Analyses for Fe, Mn, Pb, Zn, Co, P, Mo, Ba, Sr, Ti, Li, Rb, Na, K, Be, Cr, V, Y, Ag, Cu, C, S, Sn, Ni, Ga, Zr, and La have been carried out on some oxidate crusts, oxidized surface muds, reduced subsurface muds, and glacial clays collected in Windermere and Esthwaite Water in the English Lake District. The relatively organic lake muds exhibit the highest concentrations of C, S, Cu, Sn, and Ni. Many of the oxidate crusts exhibit strong enrichment in Mn, Fe, Ba, Sr, Pb, and Zn. Ti, Li, Rb, Co, P, and Mo are also enriched in some crusts. S, Sn, and Ni reach their highest levels in the reducing subsurface muds, but Mn, and to a lesser extent Fe and Mo, are higher in the oxidized that in the reduced muds. Relations between the elements in the various sediments are examined, and the English oxidate crusts are compared with lake and stream ores in Sweden and Finland, and with marine manganese nodules. These marine nodules are frequently enriched in Cu, Ni, Co, Mo, V. Ag, and Sn to a far higher degree than the freshwater ferromanganese concretions. Some freshwater crusts exhibit enrichments in Pb, Zn, and Ba of the same order as those observed in marine manganese nodules.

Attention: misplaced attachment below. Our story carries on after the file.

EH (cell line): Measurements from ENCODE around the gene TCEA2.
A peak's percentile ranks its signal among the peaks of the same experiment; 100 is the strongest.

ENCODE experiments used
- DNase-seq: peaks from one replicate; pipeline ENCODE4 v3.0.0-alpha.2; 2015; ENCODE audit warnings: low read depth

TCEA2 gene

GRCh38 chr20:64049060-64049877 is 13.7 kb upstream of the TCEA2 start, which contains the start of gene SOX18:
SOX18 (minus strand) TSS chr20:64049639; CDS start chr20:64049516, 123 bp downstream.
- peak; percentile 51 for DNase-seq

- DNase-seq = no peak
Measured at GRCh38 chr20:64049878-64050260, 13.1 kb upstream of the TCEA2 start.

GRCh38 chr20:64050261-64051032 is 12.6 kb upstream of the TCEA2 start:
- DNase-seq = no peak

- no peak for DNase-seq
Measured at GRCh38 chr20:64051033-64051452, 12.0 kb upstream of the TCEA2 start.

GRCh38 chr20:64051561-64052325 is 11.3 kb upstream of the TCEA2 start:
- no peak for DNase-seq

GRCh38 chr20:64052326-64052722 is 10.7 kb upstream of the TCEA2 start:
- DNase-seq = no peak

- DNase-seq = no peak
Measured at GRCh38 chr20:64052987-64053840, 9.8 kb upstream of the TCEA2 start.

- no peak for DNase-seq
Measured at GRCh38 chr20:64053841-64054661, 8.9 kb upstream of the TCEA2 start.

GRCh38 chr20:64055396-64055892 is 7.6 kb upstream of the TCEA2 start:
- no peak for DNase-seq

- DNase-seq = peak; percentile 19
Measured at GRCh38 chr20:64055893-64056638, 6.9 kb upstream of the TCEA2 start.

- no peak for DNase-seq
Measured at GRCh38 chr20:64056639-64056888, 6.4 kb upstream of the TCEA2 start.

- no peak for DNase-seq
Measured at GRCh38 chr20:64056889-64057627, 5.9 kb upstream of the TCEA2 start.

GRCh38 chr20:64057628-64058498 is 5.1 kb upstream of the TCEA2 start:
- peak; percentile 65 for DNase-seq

|Number of pages||12|
|Journal||Limnology and Oceanography|
|State||Published - 1965|
- Chemistry of lake waters/sediments and wetland waters/peats in relation to controlling environmental factors